2. July 2014

Parking in the future: Intelligent sensors control autonomous parking robot

Drivers are familiar with winding around annoying curves in the parking garage until finally sighting an open spot. If the driver has a plane or train to catch, this can be especially unpleasant. This problem led Serva Transport Systems, a German company based in Grabenstätt on Lake Chiemsee, to develop a special application that parks, sorts and picks up cars autonomously.

Serva Roboter Ray

“We park for you!” That’s how easy it is to sum up the concept developed
by Serva Transport Systems for parking in the future. But even though this
simple idea presents huge challenges in terms of the design and operation of
transport systems, intelligent sensors can be used to solve the problem.

 

The system from Serva Transport Systems arranges cars in the most space-efficient
manner possible. The automobiles are taken to a specific spot in the garage,
from which they are then later returned. Drivers no longer need to search for a
parking spot, since the system takes care of it for them. If the Serva concept
is applied, the only thing the driver needs to do is park the car in the
transfer station and get out!

Parking robot with sensor intelligence

The central element of the system is the parking robot “Ray”, which is an automated guided vehicle (AGV). This robot is a type of forklift for cars and features four fully movable and independently powered wheels. The parking robot lifts the car up, moves it to the designated spot and also brings it back again. It is the key to the “parking revolution” conceived by Serva Transport Systems. However, the robot would not be complete without a few sensor-related capabilities.

 

Parking robot "Ray"

 

Measuring and identifying with LMS

LMS100

Multiple LMS100 laser scanners from SICK measure the car that is to be parked and then send the captured data to the system’s software. This data is used to identify and classify the car and its dimensions, and also to measure its wheelbases and wheel diameters. This allows the parking robot to know to automatically adapt to the particular car. Incredibly precise data is required so that the system can identify the right car, and so that it can park it in the most space-efficient manner possible. In addition, a laser scanner performs monitoring to make sure there are no protruding parts, which could otherwise be damaged.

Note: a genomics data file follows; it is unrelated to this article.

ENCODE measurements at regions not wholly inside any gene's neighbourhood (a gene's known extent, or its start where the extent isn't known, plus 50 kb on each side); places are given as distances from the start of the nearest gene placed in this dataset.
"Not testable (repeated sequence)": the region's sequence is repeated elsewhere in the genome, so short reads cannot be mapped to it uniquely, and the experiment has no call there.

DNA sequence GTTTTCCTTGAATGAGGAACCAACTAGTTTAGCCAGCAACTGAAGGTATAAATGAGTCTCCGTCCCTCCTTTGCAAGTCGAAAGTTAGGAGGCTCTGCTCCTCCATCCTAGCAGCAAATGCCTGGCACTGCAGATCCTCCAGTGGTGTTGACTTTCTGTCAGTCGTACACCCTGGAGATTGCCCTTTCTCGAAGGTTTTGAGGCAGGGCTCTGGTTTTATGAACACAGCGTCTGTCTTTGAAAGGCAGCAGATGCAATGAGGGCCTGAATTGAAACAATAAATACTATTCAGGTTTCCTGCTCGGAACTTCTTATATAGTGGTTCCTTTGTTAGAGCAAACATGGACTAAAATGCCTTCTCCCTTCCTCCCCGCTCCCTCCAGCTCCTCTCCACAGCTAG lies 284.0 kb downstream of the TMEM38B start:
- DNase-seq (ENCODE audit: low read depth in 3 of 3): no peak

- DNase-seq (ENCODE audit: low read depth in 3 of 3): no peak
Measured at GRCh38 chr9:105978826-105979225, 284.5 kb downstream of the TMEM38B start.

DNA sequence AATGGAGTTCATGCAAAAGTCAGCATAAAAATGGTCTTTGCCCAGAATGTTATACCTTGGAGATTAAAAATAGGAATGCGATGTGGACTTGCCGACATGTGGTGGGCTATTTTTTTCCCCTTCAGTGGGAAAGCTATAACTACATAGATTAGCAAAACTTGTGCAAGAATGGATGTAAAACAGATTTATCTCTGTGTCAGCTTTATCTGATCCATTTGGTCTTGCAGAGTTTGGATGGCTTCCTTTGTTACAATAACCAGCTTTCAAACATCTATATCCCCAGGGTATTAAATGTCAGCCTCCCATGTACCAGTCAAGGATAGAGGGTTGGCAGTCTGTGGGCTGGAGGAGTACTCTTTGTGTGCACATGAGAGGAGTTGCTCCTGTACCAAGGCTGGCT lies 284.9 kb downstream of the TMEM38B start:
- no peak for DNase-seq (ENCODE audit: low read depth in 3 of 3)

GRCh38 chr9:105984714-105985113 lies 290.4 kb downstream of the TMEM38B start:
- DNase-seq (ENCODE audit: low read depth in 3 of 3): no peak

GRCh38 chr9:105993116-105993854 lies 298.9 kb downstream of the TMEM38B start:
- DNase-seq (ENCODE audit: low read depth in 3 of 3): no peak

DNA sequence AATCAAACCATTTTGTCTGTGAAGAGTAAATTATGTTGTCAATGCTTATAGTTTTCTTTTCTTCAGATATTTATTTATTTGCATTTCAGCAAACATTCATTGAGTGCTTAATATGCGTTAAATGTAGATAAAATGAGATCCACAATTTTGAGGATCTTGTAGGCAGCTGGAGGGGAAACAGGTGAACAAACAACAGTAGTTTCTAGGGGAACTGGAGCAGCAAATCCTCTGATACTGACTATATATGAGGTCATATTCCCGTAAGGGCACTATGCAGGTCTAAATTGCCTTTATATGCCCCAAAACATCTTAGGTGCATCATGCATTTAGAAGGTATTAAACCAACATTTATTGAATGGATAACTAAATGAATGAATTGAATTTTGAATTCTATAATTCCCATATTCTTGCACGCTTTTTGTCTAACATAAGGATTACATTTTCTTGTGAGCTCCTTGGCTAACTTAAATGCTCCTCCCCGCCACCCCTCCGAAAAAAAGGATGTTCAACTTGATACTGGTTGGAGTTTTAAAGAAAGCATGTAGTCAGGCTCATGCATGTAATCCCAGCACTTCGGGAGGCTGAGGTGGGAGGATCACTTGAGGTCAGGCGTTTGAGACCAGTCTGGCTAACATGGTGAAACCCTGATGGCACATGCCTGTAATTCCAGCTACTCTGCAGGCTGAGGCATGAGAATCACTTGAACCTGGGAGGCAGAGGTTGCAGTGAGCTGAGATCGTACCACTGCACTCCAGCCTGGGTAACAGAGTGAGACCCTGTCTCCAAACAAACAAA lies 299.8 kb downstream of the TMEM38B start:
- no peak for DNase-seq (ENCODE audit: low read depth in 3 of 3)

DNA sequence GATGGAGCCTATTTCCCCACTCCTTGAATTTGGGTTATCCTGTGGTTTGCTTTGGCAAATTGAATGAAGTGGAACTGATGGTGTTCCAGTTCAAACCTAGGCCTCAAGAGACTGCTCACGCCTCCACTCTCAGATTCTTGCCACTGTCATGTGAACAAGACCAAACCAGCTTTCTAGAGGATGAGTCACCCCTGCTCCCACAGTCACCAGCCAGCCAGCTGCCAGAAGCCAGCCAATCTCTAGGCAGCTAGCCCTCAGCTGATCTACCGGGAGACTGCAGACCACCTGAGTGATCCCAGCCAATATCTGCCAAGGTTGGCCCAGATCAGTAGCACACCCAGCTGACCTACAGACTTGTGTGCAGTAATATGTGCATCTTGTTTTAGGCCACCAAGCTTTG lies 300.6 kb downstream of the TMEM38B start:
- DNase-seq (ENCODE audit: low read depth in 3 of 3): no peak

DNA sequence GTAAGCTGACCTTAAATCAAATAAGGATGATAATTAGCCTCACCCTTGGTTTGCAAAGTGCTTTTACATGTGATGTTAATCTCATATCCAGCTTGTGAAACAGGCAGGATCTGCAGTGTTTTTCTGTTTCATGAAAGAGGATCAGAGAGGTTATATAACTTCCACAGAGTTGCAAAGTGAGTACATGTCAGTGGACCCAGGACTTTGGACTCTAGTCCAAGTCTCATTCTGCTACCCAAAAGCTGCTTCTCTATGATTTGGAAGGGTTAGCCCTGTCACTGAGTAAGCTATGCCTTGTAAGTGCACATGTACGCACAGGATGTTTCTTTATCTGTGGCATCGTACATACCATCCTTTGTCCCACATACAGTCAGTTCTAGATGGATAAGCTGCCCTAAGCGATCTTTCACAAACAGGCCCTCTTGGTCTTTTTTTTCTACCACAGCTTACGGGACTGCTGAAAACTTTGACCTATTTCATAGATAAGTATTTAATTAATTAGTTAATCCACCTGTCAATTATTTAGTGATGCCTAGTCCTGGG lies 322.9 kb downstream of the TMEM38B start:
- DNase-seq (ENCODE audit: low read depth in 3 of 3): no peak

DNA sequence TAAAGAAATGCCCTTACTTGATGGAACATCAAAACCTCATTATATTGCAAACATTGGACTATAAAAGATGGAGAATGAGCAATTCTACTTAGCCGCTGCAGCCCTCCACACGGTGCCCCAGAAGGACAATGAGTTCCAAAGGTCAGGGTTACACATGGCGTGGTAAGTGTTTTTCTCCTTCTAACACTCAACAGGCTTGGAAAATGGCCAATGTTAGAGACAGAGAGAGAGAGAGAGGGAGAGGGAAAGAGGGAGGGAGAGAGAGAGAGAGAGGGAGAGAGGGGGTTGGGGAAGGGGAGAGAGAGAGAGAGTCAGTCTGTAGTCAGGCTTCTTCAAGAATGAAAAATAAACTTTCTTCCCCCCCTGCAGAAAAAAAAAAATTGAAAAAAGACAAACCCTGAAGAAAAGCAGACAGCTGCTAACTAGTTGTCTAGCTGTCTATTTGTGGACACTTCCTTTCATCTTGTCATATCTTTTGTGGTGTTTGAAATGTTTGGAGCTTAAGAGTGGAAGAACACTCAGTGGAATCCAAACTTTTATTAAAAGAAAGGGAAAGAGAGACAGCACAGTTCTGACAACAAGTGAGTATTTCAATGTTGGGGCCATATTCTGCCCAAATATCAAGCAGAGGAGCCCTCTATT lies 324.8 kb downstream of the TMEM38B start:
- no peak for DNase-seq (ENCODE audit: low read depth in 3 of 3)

Knowing the right path

NAV350

The robot, which moves autonomously across the parking area, uses the NAV350 navigation scanner for orientation. The navigation scanner leads the AGV along the guide track and localizes its exact position. The scanner provides precise spatial contour and reflector data, which are outputted via an Ethernet interface. A specially developed navigation control system has the capability to accurately position the parking robot within a few millimeters. In order to save as much space and time as possible, the parking robot can even rotate in position. These are complex movement sequences to which the sensors must adapt.

 

Protection with safety laser scanners

S300 Mini

The S3000 Expert and S300 Mini Remote safety laser scanners ensure that the parking robot is truly safe. The necessary protective fields surrounding the parking robot are monitored to avoid collisions and protect pedestrians. This is an incredibly demanding task for the sensor. Not only do the protective fields need to be adapted to the changing, car specific dimensions of the parking robot, they must also dynamically adjust to altered movement directions and speeds, since the robot can move in all directions. This results in an extremely high number
of possible evaluation cases. Parking from the future: A parking robot picks up a car from the transfer station and brings it to the designated spot – autonomously.

 

Well-connected sensors

Sicherheits-Steuerung Flexi Soft

All of the parking robot’s sensors are optimally connected and coordinated with one another via controllers. Here, integrated safety is provided by two Flexi Soft safety controllers, which directly communicate with the laser scanners via a safe bus connection to protect all paths of moment. The control principle can be considered the core of the parking robot’s sensor equipment. SICK was actively involved in the development process from the very beginning. As the design was put into practice, the SICK sales team’s application specialists and project management implemented numerous expansions and optimizations with Serva Transport Systems, such as integrating the Flexi Soft safety controllers with EtherCAT gateways and coupling the controllers together.

 

Demonstration System at the Hannover Industrial Fair 2014

Video-Servapark

 

 

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